Game over, series over, and the Celtics were moving on, thanks in part to a predictably unpredictable and perfectly frenzied performance by Smart. He finished with 14 points, six rebounds, six assists and three steals in 33 minutes off Boston’s bench; he was a game-high plus-14, and even through miscues like his adventures at the free-throw line (he went 8-for-13 at the stripe on Wednesday), it felt like it.
Brad Stevens on Marcus Smart's clutch plays during crunch time: "He's made for these moments."
— Boston Celtics (@celtics) May 10, 2018
Trust the growing process
After struggling in the early part of the series, Philly’s young stars stepped forward to try to extend the series on Wednesday.
Saric was the steadiest hand on the floor, scoring 27 points on 8-for-14 shooting with 10 rebounds, four assists, a steal and a block in a team-high 40 minutes. He scored nine in the fourth quarter, including a huge 3 off a kickout from the post by Embiid to put the Sixers on top with 3:30 to go and a nifty reverse layup after sealing Smart in the post to give Philly a four-point lead with 1:37 left.
With Boston selling out to limit Philly in transition and from the 3-point arc, they needed Embiid to go to work down low, and he did just that in the second half. The mammoth center scored 15 of his 27 points after intermission, to go with 12 rebounds, four assists and four blocks in 39 minutes, fighting through fatigue to change the game in the fourth quarter with his defensive work. He was scoreless in the final four minutes, though, and those missed layups figure to haunt the 24-year-old marvel all summer long.
Ditto for Redick, who’d been blanketed by Smart for most of the night but managed to find some daylight late, and who had a crystal clear look at a left-wing 3 that could’ve given Philly a five-point lead with 1:11 to go …
I'm thinking J.J. Redick's going to be thinking about this one an awful lot between now and October. pic.twitter.com/L6dqUG0ukP
— Dan Devine (@YourManDevine) May 10, 2018
… but the Sixers’ veteran sharpshooter couldn’t connect, leaving the door open for Smart’s put-back to tie the game on the next possession.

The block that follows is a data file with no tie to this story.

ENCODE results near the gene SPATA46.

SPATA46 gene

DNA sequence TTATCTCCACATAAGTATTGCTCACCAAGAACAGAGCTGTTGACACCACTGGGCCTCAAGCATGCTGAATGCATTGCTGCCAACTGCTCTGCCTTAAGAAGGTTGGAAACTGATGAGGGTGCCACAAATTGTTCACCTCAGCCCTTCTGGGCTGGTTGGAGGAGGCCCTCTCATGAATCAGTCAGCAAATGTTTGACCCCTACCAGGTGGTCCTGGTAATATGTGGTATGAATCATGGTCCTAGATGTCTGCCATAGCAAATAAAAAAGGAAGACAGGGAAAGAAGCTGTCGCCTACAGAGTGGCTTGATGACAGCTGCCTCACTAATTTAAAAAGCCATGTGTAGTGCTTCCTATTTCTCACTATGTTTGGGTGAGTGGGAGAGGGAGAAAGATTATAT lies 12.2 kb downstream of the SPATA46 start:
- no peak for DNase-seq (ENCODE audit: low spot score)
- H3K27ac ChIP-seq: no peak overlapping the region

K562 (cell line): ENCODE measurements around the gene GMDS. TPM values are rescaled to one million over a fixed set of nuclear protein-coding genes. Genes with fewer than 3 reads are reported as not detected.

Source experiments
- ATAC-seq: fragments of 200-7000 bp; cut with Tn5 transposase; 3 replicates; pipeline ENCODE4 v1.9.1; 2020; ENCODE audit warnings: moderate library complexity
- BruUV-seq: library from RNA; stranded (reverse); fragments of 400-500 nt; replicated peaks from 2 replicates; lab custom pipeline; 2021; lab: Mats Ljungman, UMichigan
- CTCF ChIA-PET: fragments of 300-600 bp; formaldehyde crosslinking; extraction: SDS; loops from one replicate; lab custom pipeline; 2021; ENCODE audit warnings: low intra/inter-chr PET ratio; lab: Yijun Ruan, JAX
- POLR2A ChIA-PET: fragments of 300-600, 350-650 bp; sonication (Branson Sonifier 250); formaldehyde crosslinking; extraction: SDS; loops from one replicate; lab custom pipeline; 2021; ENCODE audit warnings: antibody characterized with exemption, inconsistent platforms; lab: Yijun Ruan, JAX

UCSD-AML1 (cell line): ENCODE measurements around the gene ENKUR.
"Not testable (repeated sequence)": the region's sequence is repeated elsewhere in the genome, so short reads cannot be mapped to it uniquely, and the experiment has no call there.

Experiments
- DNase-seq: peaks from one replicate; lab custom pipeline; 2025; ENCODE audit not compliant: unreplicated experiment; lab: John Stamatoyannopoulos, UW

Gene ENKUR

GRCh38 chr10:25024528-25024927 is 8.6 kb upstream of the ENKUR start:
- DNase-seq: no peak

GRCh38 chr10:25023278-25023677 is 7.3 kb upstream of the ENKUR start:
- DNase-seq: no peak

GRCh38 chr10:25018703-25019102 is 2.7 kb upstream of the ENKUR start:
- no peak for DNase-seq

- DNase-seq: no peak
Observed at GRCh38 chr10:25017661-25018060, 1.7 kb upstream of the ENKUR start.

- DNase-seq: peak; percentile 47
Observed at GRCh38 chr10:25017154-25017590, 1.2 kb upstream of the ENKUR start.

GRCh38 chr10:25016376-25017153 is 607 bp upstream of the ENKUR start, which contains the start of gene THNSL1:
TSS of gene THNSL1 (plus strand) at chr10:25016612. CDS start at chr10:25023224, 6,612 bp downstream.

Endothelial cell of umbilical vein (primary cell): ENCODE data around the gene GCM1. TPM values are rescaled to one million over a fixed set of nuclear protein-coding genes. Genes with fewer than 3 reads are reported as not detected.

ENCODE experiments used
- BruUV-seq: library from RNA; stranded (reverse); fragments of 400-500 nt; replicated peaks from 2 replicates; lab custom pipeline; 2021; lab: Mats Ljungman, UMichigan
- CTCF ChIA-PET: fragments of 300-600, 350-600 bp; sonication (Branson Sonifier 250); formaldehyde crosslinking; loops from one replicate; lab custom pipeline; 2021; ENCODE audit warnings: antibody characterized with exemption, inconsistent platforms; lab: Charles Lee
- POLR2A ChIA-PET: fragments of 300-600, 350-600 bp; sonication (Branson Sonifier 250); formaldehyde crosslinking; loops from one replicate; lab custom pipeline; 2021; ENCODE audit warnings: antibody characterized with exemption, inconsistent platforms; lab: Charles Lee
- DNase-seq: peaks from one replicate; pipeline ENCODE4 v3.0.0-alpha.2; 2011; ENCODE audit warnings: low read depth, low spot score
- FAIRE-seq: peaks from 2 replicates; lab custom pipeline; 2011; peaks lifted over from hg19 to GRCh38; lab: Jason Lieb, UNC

Simmons started Game 5 aggressively, looking to touch the paint early and often, and looked for his shot — even if some of those shots were wild flails really only in the vicinity of the rim — to try to put pressure on the Celtics’ defense. He brought it late, too, scoring six points of his 18 points and dishing four of his six assists to help bring Philly back from a mid-fourth deficit, before ending his season on the sour note of a long-ball turnover tossed into the hands of Smart.
Ultimately, though, Philly simply did too many things wrong too often to win a playoff series against an opponent this tough. There were the avalanche of missed 3s off the fingertips of the 76er shooters who’d buried big shots throughout the regular season and in Round 1 against Miami. There was Simmons’ hesitation in transition, bricked finishes around the rim and his inability to make Boston pay for sagging off him with a midrange shot. There were Embiid’s ill-considered jumpers and poorly thrown passes, his failures to box out and struggles to defend in space.
There was Robert Covington’s largely nightmarish series, and the miscommunications that literally had players bumping into one another multiple times during half-court sets and bringing their defenders to the ball to clutter up post-ups. There was coach Brett Brown holding onto his timeouts in Game 1 as Boston ripped off runs, waiting until Game 4 to go all-in on playing T.J. McConnell (nine points, six assists, five rebounds, two steals, one turnover in 37 minutes in Game 5 while helping hound Rozier into 4-for-15 shooting; McConnell was a team-high +41 in 114 minutes in this series) and burning his timeouts to try to stall runs in Game 5, leaving Philly unable to advance the ball on the final play that ended with Simmons’ failed prayer.
It was sloppy, tight, full of bumps and bruises for a team with immense talent and flaws to match — one learning its lessons in real time against an opponent that repeatedly played poised, low-turnover, high-execution, incredibly sharp basketball. This Celtics team is plenty green in its own right, leaning as much as it does on young guns like Tatum, Brown and Rozier, but also one that’s led by some dudes who know precisely what to do, when to do it, and how to get it done.
The craziest thing? One of them’s a 20-year-old from St. Louis who, this time six years ago, was asking LeBron if he followed back.
— Jayson Tatum (@jaytatum0) April 13, 2012
Starting Sunday, Tatum and the rest of these Celtics are going to get a hell of a lot more than a follow from LeBron. After watching what he just did to Toronto, you’d be within your rights to feel a little ill at ease about betting on the higher seed again.
But after watching what Tatum and company just did to Philly — and watching all they’ve accomplished since seeming left for dead after losing Hayward on opening night, and again after losing Irving a month before the start of the playoffs — you’d be within your rights to give it a second thought, too. These Celtics don’t think they’re playing with house money, and they’re not thinking about how they’re not supposed to be here; all they’re thinking about is what’s next, and what they have to do to keep playing.